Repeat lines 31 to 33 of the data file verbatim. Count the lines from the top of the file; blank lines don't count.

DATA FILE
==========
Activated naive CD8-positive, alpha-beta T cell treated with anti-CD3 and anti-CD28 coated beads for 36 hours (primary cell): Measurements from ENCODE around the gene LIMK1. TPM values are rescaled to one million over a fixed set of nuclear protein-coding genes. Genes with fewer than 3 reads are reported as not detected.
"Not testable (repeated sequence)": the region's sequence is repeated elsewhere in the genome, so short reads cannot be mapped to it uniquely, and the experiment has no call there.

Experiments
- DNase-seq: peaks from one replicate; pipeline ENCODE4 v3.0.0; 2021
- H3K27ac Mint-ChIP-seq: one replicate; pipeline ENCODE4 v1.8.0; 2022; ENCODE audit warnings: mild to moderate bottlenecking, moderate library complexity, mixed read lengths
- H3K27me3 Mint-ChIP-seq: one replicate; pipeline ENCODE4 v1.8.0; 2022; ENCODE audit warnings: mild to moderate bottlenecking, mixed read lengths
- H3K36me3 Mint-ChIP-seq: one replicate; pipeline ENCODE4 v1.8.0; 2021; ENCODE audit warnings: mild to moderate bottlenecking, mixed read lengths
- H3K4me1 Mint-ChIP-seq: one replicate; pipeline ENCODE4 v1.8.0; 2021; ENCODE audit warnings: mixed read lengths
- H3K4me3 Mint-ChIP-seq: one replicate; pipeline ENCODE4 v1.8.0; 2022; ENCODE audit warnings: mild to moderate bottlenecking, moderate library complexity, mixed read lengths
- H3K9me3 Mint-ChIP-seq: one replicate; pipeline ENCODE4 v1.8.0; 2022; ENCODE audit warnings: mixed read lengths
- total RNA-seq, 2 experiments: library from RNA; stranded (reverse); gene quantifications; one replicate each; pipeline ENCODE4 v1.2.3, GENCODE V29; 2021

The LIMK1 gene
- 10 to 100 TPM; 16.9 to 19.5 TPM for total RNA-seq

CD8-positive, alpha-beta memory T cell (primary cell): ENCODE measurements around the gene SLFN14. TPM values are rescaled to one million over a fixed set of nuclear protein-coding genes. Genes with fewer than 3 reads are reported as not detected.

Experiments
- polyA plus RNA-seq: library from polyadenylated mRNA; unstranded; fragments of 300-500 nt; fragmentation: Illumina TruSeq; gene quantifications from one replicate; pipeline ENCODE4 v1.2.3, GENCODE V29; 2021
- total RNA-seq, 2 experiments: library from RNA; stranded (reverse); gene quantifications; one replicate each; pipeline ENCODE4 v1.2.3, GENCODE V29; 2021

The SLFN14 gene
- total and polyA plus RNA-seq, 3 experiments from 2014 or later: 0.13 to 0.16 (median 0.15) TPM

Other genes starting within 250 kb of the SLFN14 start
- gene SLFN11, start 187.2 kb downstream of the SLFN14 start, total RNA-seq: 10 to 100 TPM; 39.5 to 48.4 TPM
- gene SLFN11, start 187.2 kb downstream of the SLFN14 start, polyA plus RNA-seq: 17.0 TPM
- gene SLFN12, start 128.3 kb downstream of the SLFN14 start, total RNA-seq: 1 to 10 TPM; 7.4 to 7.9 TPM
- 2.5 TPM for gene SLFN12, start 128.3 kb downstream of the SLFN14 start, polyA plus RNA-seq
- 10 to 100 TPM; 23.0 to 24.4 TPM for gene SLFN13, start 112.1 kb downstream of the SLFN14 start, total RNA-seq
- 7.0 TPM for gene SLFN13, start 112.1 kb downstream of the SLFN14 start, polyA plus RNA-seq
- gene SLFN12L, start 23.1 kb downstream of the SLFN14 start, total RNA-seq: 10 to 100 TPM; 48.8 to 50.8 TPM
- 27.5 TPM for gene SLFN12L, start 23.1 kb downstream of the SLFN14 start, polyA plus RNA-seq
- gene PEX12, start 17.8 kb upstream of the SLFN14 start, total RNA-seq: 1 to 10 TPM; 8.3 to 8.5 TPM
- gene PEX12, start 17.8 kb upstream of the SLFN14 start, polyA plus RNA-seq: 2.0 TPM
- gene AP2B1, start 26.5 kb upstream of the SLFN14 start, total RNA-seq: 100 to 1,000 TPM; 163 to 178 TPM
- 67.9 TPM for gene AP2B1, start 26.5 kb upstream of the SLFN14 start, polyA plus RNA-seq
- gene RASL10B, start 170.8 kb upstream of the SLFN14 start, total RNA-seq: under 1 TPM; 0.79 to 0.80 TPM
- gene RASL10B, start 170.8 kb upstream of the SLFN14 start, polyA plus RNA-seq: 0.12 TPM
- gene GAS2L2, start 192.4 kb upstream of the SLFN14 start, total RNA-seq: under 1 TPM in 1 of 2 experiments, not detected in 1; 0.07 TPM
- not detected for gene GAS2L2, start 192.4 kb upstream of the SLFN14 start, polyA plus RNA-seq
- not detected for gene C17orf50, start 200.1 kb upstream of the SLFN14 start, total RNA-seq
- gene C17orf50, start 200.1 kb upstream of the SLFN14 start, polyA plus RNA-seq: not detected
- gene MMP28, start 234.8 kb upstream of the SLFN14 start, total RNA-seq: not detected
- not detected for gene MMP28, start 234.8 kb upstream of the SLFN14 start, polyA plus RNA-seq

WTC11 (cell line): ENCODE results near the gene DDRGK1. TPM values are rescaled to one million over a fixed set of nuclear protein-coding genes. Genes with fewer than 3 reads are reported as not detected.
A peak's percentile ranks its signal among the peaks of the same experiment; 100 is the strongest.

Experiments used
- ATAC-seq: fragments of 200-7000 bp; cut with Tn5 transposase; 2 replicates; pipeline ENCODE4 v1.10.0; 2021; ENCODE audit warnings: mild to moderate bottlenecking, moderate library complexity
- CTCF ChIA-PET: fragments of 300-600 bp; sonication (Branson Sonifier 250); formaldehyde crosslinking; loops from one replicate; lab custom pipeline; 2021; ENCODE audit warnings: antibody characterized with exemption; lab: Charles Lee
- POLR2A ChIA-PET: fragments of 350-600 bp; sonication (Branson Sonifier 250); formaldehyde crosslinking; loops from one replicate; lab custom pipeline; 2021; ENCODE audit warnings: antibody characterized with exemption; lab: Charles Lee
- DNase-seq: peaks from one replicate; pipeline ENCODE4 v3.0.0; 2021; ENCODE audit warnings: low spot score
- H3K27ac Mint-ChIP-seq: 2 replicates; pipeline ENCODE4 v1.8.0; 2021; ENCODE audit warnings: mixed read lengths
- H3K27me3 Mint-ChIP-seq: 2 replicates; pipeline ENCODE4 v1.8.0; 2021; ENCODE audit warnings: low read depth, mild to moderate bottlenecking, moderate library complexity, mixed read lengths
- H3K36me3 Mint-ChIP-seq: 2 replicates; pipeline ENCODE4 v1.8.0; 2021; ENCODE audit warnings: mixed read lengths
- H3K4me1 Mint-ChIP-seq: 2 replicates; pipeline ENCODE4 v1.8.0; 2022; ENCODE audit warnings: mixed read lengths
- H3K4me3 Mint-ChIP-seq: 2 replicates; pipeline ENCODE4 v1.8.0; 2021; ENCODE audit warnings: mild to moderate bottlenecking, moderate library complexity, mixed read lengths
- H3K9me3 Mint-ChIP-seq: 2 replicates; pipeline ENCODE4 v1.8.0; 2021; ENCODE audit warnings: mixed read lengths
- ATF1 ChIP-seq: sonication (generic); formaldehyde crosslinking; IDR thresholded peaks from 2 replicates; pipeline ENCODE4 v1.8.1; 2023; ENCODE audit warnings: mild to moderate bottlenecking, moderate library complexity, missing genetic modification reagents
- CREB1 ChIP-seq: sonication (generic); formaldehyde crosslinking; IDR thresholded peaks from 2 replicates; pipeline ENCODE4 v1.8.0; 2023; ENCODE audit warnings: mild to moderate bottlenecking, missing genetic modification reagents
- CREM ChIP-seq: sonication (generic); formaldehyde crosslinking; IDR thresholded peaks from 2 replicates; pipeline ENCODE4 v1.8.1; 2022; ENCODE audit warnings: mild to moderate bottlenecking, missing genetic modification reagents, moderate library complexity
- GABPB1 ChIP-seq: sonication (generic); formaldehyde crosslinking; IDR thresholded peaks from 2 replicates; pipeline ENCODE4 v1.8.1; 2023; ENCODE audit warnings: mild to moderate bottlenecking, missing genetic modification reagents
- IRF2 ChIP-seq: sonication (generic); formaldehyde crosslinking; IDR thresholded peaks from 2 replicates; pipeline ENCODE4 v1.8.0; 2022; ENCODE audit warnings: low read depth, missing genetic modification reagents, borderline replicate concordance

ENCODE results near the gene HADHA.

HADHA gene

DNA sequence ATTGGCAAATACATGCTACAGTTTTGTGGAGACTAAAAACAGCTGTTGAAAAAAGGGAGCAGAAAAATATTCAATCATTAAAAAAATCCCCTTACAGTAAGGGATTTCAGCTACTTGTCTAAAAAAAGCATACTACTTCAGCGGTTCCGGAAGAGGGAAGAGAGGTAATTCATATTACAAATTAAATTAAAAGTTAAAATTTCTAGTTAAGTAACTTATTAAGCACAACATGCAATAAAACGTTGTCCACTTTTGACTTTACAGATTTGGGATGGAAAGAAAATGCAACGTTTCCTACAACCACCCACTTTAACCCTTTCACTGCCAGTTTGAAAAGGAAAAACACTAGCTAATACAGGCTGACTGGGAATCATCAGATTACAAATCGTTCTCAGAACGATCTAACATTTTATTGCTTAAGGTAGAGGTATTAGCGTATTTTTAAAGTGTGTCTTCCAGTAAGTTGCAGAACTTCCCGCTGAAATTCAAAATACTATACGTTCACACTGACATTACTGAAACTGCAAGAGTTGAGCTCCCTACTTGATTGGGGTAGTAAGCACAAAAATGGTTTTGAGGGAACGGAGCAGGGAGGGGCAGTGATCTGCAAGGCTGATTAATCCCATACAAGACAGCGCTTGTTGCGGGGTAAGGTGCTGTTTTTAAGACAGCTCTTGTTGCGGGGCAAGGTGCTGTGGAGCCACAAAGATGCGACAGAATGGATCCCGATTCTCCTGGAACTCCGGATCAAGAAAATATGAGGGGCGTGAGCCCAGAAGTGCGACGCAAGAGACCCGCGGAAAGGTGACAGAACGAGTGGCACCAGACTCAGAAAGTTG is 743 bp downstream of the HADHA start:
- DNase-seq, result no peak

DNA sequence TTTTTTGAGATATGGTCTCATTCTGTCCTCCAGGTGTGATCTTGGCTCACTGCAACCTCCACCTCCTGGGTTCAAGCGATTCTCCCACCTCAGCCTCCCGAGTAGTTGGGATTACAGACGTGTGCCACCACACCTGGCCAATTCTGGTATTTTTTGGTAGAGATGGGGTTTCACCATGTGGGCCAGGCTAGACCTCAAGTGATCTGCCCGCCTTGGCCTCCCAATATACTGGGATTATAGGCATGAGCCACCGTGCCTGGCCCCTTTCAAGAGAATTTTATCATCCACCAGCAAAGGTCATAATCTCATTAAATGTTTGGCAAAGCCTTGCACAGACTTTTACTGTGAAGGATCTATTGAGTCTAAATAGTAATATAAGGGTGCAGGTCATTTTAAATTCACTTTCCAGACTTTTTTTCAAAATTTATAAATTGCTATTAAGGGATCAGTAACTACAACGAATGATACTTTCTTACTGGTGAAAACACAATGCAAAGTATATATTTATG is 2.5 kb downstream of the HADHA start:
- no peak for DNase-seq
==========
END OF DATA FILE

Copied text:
- gene AP2B1, start 26.5 kb upstream of the SLFN14 start, total RNA-seq: 100 to 1,000 TPM; 163 to 178 TPM
- 67.9 TPM for gene AP2B1, start 26.5 kb upstream of the SLFN14 start, polyA plus RNA-seq
- gene RASL10B, start 170.8 kb upstream of the SLFN14 start, total RNA-seq: under 1 TPM; 0.79 to 0.80 TPM